Best offensive player: Senior WR Ryan Broyles. Landry Jones could turn out to get the Heisman hype, but Broyles will likely finish his career as the greatest wide receiver in school history. All he has done in his three years is catch 266 passes for 3,429 yards and 35 touchdowns, while running for 94 yards and a score and scoring twice on his 89 punt returns. Ultra-reliable and always open, he’s a big play waiting to happen time and again with six double-digit catch games last season and finishing up with an unstoppable 13-catch, 170-yard, one score day against UConn in the Fiesta Bowl.
Best defensive player: Senior LB Travis Lewis. Even though
he's hurt, he's expected to be back by late October
in time for the stretch run - and the Sooners will
need him. The stats are starting to pile up in his
special career with 362 career tackles, eight
interceptions, ten broken up passes, and 38 tackles
for loss and six sacks. At 6-2 and 233 pounds he has
decent size, unlimited range, and the hitting
ability come up with every big play needed when the
line isn’t getting the job done against the run - over the final third of the season.
Key player to a successful season: Redshirt freshman OT Daryl Williams. Four starters are back on the offensive line, but the big gaping hole is at right tackle where projected starter Jarvis Jones, a former LSU Tiger, suffered a knee injury this spring and is questionable for the start of the season. It’s possible that defensive end Lane Johnson takes over the job, but if the 6-4, 304-pound Williams can hold down the job and produce on a consistent basis, Landry Jones will get a lot more time to work.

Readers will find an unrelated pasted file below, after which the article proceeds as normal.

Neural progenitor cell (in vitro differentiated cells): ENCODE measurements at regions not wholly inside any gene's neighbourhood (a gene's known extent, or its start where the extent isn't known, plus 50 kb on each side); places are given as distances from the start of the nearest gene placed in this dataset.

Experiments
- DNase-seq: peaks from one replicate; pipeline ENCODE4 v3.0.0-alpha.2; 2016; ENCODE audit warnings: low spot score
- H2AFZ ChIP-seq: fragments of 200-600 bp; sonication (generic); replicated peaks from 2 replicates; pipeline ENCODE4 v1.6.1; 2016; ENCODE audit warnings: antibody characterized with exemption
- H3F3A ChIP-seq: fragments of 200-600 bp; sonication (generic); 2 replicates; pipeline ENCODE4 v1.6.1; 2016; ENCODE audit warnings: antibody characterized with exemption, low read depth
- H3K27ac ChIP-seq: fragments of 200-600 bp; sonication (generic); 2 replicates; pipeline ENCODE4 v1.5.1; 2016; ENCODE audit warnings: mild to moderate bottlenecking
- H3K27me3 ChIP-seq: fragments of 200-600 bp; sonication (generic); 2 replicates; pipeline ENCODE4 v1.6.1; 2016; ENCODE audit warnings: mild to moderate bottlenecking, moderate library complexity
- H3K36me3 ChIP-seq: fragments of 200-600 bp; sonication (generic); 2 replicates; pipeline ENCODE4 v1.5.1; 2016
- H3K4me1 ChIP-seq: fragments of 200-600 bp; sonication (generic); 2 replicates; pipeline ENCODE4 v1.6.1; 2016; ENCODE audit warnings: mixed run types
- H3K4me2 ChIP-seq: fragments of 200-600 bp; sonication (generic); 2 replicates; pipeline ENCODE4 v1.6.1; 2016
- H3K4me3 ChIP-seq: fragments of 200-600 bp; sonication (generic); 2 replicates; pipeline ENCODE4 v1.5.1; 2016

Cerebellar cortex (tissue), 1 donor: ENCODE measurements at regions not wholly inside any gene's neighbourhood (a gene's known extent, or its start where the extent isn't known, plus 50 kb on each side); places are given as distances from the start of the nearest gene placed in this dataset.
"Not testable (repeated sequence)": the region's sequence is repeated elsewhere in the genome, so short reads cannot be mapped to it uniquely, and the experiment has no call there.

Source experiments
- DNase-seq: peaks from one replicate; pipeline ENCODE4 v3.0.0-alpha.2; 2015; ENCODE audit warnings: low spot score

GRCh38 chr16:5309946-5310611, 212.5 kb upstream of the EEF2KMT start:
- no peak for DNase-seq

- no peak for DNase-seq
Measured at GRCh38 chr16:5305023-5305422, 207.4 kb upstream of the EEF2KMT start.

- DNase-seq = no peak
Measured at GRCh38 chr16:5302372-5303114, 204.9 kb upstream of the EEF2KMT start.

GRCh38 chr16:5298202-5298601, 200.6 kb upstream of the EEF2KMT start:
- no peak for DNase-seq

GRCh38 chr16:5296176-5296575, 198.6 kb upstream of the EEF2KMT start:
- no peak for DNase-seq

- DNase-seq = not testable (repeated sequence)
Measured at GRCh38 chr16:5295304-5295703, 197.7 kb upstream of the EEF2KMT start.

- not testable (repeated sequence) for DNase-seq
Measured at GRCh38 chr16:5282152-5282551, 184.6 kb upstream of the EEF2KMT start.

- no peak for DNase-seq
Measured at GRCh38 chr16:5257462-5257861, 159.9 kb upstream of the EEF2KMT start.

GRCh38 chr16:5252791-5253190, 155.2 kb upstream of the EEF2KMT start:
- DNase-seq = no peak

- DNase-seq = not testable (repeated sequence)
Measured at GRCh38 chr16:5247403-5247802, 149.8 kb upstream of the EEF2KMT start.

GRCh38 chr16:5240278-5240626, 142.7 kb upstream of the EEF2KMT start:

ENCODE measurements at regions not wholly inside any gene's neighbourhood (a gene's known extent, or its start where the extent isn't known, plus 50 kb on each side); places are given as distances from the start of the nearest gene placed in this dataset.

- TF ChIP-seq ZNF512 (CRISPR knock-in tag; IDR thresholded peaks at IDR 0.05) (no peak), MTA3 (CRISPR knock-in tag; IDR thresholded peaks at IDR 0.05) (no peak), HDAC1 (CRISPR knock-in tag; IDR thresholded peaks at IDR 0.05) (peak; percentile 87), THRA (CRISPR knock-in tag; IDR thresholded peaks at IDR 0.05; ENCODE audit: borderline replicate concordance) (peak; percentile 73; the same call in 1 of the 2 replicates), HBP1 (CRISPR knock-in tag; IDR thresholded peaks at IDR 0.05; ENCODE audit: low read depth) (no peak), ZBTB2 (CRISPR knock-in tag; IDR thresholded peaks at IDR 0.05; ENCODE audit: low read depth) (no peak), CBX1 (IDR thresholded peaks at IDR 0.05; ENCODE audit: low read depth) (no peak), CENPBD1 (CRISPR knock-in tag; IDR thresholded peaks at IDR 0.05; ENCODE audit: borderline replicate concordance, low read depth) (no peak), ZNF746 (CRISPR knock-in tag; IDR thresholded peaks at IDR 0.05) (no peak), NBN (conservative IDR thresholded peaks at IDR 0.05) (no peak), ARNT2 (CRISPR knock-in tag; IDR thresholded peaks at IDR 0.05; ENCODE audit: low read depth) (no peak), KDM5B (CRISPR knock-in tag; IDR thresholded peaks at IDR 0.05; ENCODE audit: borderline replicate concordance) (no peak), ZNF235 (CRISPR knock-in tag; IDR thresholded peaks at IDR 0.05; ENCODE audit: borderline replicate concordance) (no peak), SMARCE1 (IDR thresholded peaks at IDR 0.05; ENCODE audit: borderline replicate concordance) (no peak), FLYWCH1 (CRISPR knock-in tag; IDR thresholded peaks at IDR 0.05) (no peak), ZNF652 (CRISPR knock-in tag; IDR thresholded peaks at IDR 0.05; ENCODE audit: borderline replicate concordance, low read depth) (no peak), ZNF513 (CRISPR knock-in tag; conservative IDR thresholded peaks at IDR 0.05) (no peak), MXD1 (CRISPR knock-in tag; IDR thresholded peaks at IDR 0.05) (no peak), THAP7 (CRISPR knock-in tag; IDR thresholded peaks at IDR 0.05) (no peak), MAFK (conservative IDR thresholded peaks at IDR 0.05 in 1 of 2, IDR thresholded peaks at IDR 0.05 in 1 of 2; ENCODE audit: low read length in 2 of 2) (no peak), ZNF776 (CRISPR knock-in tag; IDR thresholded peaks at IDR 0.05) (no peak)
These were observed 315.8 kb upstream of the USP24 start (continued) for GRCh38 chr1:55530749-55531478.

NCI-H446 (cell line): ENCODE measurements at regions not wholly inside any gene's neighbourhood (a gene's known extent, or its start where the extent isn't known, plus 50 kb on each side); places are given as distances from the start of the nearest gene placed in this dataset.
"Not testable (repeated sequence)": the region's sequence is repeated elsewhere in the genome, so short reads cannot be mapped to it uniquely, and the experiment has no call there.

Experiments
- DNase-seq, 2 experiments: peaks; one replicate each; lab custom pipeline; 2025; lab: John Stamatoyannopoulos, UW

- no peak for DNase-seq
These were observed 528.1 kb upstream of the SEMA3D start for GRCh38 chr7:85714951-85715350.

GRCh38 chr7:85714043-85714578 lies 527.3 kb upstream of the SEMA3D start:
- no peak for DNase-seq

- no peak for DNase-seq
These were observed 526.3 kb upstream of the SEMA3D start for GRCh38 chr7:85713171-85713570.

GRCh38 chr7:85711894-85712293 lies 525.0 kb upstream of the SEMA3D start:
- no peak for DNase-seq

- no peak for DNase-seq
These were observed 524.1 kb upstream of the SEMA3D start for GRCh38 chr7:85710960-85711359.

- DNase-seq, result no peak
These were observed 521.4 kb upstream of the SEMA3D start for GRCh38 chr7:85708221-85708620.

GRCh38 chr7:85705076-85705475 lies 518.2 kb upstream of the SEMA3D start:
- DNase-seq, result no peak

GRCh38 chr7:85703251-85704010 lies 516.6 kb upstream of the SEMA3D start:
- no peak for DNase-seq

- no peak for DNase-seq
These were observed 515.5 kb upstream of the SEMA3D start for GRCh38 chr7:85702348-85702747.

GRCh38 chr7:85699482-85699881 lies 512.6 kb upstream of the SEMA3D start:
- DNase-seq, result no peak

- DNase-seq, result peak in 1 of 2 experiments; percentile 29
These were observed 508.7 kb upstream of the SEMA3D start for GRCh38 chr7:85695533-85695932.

The season will be a success if … Oklahoma plays for the national championship. It’s not fair to demand anyone to win the national title, but at certain schools, the year is a major disappointment, and can almost be called a failure, without a date in the final college football game of the season. This is the best team in the Big 12 and it should be favored in every conference game, and when all is said and done, it all might come down to ...
Key game: September 17th at Florida State. The Sooners spanked the Noles in a shockingly easy 47-17 win last year, but this year FSU will be looking to make a program-changing statement and get into the national title chase with a big win over an OU team that’ll almost certainly be ranked in the top three, if not No. 1. If Oklahoma can survive this, and it gets a week off to prepare, and can load up to beat Missouri at home in the Big 12 opener, this will be one confident and cocky team with the Texas game coming up soon after.
2010 Fun Stats:
- Penalties: Opponents 102 for 851 yards – Oklahoma 72 for 592 yards
- Punt Return Average: Oklahoma 8.5 – Opponents 3.0
- First Half Scoring: Oklahoma 310 – Opponents 129
- 2011 Oklahoma Preview |
2011 Oklahoma Defense |
2011 Oklahoma Depth Chart
- Oklahoma Previews 2010